David Evenhouse is a dual degree Graduate Student and Research Assistant in the Purdue School of Engineering Education. He graduated from Calvin College in the Spring of 2015 with a B.S.E. concentrating in Mechanical Engineering. Experiences during his undergraduate years included a semester in Spain, taking classes at the Universidad de Oviedo and the Escuela Politécnica de Ingenieria de Gijón, as well as multiple internships in Manufacturing and Quality Engineering. His current work primarily investigates the effects of select emergent pedagogies upon student and instructor performance and experience at the collegiate level. Other interests include engineering ethics, engineering philosophy, and the intersecting concerns of engineering industry and higher academia.
Nick A. Stites is the Director of the Integrated Teaching and Learning Program and Laboratory at the University of Colorado Boulder. He is also an instructor in the Engineering Plus Program. His research interests include the development of novel pedagogical methods to teach core engineering courses and leveraging technology to enhance learning experiences. Nick has a PhD in Engineering Education, BS and MS degrees in Mechanical Engineering, professional engineering experience, and experience as an instructor at the community-college and research-university level.
Amy K. Dunford is the Manager of the Vertically Integrated Projects (VIP) Program at the NYU Tandon School of Engineering. Amy earned an M.S. in Engineering Education from Purdue University and an M.S. in Mechanical Engineering from the University of California, Irvine. Amy specializes in project-based learning management and curriculum development, and has prior experience as a first-year engineering instructor.
Rohit Kandakatla is currently a Ph.D. candidate in School of Engineering Education at Purdue University. He has his bachelors and masters in Electrical Engineering from India. He currently serves as the Chair-elect of the ASEE Student Division as has been an active member of the international engineering education community while serving as the President of Student Platform for Engineering Education Development (SPEED) and as the Vice-President of Student Engagement for the International Federation for Engineering Education Societies (IFEES). His research interests include education policy, faculty development in higher education, integration of technology and entrepreneurship in engineering education, and service learning. For his dissertation, Rohit is evaluating how engineering faculty in India develop Technological Pedagogical Content Knowledge, a framework used to help instructors effectively integrate educational technology tools into their courses.
Jeffrey F. Rhoads is a Professor in the School of Mechanical Engineering at Purdue University and is affiliated with both the Birck Nanotechnology Center and Ray W. Herrick Laboratories at the same institution. He received his B.S., M.S., and Ph.D. degrees, each in mechanical engineering, from Michigan State University in 2002, 2004, and 2007, respectively. Dr. Rhoads’ current research interests include the predictive design, analysis, and implementation of resonant micro/nanoelectromechanical systems (MEMS/NEMS) for use in chemical and biological sensing, electromechanical signal processing, and computing; the dynamics of parametrically-excited systems and coupled oscillators; the thermomechanics of energetic materials; additive manufacturing; and mechanics education. Dr. Rhoads is a Member of the American Society for Engineering Education (ASEE) and a Fellow of the American Society of Mechanical Engineers (ASME), where he serves on the Design Engineering Division’s Technical Committees on Micro/Nanosystems and Vibration and Sound, as well as the Design, Materials, and Manufacturing (DMM) Segment Leadership Team. Dr. Rhoads is a recipient of numerous research and teaching awards, including the National Science Foundation’s Faculty Early Career Development (CAREER) Award; the Purdue University School of Mechanical Engineering’s Harry L. Solberg Best Teacher Award (twice), Robert W. Fox Outstanding Instructor Award, and B.F.S. Schaefer Outstanding Young Faculty Scholar Award; the ASEE Mechanics Division’s Ferdinand P. Beer and E. Russell Johnston, Jr. Outstanding New Mechanics Educator Award; and the ASME C. D. Mote Jr., Early Career Award. In 2014 Dr. Rhoads was included in ASEE Prism Magazine’s 20 Under 40.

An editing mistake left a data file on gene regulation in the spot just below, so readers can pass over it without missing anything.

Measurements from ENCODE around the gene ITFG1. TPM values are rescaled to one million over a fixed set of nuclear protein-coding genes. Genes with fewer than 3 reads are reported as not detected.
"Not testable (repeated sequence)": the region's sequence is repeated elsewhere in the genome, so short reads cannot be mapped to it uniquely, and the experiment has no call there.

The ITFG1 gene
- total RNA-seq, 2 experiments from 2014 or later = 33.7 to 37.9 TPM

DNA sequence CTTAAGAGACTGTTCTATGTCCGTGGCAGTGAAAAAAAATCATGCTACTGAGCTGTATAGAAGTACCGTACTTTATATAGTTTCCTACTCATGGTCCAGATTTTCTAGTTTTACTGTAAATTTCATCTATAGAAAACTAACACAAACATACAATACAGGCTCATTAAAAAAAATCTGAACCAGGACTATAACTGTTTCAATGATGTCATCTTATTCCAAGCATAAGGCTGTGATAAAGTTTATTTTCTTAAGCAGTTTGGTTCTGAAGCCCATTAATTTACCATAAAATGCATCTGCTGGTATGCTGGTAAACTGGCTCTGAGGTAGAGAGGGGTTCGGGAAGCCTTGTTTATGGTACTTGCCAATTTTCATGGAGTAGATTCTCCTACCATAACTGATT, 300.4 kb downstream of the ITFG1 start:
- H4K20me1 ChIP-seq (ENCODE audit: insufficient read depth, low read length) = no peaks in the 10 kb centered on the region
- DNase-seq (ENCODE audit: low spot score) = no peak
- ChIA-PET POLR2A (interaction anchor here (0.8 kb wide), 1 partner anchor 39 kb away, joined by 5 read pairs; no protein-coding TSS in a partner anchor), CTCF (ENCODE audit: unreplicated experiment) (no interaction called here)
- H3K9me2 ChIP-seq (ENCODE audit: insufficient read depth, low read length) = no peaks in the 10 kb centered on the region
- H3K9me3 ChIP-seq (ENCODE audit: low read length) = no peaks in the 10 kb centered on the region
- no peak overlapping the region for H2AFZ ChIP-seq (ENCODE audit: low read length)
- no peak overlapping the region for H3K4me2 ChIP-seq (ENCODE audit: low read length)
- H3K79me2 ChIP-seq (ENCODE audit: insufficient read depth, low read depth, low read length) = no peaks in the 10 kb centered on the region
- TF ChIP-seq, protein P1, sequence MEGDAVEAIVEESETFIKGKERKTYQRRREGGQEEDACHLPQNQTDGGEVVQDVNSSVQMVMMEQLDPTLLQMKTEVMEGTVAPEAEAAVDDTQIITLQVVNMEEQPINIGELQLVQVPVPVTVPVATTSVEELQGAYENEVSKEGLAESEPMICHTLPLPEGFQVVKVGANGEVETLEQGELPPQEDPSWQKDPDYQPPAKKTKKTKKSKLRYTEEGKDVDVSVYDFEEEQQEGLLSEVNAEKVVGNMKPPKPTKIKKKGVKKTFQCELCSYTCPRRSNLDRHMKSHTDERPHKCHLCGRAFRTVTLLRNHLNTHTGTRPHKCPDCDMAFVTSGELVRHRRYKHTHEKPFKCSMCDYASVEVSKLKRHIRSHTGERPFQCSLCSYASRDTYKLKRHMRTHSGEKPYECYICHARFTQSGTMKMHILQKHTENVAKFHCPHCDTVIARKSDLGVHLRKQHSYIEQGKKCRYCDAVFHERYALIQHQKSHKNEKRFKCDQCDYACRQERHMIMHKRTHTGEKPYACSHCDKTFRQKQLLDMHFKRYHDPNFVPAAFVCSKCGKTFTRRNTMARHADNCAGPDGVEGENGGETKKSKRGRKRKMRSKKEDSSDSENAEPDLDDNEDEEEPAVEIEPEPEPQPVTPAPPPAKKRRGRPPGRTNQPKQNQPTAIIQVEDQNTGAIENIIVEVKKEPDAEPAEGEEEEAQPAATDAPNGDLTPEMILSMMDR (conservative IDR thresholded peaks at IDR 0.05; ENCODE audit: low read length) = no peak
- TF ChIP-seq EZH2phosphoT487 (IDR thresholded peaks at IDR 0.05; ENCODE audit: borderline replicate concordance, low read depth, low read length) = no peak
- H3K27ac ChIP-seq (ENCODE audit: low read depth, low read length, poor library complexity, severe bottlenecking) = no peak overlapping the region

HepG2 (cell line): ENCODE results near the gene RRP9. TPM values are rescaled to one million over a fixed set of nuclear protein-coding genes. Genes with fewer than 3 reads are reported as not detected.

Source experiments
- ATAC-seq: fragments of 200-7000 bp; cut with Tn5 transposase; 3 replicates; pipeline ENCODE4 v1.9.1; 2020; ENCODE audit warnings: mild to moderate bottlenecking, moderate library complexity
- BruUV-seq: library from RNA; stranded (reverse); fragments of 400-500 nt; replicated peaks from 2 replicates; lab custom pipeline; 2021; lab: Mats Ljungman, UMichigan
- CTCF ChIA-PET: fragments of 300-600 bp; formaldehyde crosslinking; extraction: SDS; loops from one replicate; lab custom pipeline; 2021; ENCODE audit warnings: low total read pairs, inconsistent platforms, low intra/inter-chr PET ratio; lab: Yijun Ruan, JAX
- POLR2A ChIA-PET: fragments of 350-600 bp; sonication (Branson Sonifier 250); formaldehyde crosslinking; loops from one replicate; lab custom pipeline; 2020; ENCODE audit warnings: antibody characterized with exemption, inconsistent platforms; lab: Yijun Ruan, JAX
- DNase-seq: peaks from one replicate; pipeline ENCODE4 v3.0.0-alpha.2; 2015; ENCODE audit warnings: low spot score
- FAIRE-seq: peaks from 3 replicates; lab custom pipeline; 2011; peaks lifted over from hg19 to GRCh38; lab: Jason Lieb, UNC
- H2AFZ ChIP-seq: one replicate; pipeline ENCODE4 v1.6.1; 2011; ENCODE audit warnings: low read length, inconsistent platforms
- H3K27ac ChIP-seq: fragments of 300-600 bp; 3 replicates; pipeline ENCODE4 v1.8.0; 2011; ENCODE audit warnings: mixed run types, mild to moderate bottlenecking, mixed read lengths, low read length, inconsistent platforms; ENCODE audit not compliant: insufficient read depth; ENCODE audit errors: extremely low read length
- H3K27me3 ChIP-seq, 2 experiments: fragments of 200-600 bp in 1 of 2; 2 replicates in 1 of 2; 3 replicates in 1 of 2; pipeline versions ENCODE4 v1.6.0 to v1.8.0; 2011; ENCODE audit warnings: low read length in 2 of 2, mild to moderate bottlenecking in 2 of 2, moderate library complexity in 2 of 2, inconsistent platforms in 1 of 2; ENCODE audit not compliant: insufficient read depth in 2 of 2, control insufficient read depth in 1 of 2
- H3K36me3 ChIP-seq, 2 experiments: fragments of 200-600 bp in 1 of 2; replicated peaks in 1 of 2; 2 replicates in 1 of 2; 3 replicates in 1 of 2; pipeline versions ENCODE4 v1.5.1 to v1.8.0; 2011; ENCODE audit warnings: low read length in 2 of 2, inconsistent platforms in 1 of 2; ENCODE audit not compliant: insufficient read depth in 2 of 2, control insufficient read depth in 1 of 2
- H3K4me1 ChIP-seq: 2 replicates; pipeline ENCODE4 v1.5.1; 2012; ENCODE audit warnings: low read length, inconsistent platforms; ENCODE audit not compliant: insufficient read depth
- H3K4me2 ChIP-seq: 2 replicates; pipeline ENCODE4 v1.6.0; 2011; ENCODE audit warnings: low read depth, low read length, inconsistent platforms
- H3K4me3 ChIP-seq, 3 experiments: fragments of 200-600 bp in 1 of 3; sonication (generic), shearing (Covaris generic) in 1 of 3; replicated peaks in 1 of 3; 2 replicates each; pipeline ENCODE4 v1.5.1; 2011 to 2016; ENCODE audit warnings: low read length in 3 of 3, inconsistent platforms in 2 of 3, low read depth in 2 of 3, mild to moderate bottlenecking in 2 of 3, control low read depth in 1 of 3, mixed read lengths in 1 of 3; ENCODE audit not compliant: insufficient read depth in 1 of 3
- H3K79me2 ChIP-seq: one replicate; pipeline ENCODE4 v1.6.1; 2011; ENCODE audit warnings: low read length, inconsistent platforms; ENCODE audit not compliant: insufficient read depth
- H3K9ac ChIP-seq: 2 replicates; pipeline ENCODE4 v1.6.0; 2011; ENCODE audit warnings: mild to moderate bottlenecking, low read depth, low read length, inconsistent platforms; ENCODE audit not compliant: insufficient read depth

Edward Berger is an Associate Professor of Engineering Education and Mechanical Engineering at Purdue University, joining Purdue in August 2014. He has been teaching mechanics for over 20 years, and has worked extensively on the integration and assessment of specific technology interventions in mechanics classes. He was one of the co-leaders in 2013-2014 of the ASEE Virtual Community of Practice (VCP) for mechanics educators across the country. His current research focuses on student problem-solving processes and use of worked examples, change models and evidence-based teaching practices in engineering curricula, and the role of non-cognitive and affective factors in student academic outcomes and overall success.
Jennifer DeBoer is currently Assistant Professor of Engineering Education at Purdue University. Her research focuses on international education systems, individual and social development, technology use and STEM learning, and educational environments for diverse learners.
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